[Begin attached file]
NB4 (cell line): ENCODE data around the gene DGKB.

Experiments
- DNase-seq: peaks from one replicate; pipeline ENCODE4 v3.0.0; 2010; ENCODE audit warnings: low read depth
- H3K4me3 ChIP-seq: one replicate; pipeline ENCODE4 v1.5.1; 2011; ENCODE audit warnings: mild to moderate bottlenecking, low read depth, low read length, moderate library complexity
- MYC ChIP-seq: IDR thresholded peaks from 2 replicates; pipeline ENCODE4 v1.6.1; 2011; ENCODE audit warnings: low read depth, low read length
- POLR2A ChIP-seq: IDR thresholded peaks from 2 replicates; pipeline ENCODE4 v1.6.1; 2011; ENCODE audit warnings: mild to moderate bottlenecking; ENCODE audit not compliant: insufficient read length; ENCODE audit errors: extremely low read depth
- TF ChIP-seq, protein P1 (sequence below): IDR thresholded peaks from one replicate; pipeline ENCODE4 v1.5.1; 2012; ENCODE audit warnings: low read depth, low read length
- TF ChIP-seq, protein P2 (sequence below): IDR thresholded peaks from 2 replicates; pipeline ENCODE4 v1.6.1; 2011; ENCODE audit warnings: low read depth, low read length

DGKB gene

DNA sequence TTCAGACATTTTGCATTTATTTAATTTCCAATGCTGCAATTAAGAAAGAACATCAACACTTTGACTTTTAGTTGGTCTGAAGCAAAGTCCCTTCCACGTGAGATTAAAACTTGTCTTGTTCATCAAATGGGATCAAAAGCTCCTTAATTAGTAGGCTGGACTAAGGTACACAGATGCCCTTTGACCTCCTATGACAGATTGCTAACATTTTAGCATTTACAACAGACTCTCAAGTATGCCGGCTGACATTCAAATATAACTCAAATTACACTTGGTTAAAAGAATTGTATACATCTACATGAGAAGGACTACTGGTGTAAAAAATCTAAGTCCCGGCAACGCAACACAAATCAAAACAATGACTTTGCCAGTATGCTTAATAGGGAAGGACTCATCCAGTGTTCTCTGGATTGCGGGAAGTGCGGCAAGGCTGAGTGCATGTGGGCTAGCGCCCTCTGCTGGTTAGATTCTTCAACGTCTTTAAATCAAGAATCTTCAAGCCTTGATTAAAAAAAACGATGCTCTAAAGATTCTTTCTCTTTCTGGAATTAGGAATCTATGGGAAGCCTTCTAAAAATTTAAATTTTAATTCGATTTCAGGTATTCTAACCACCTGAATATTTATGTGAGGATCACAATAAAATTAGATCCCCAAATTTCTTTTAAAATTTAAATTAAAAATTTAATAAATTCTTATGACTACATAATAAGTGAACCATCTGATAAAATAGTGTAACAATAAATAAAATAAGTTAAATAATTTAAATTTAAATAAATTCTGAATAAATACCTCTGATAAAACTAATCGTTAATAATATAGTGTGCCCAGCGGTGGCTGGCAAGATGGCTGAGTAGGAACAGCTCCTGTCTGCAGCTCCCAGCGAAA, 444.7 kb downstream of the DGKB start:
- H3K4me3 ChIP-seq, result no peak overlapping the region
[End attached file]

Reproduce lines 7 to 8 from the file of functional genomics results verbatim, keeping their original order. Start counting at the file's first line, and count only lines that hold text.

- TF ChIP-seq, protein P1 (sequence below): IDR thresholded peaks from one replicate; pipeline ENCODE4 v1.5.1; 2012; ENCODE audit warnings: low read depth, low read length
- TF ChIP-seq, protein P2 (sequence below): IDR thresholded peaks from 2 replicates; pipeline ENCODE4 v1.6.1; 2011; ENCODE audit warnings: low read depth, low read length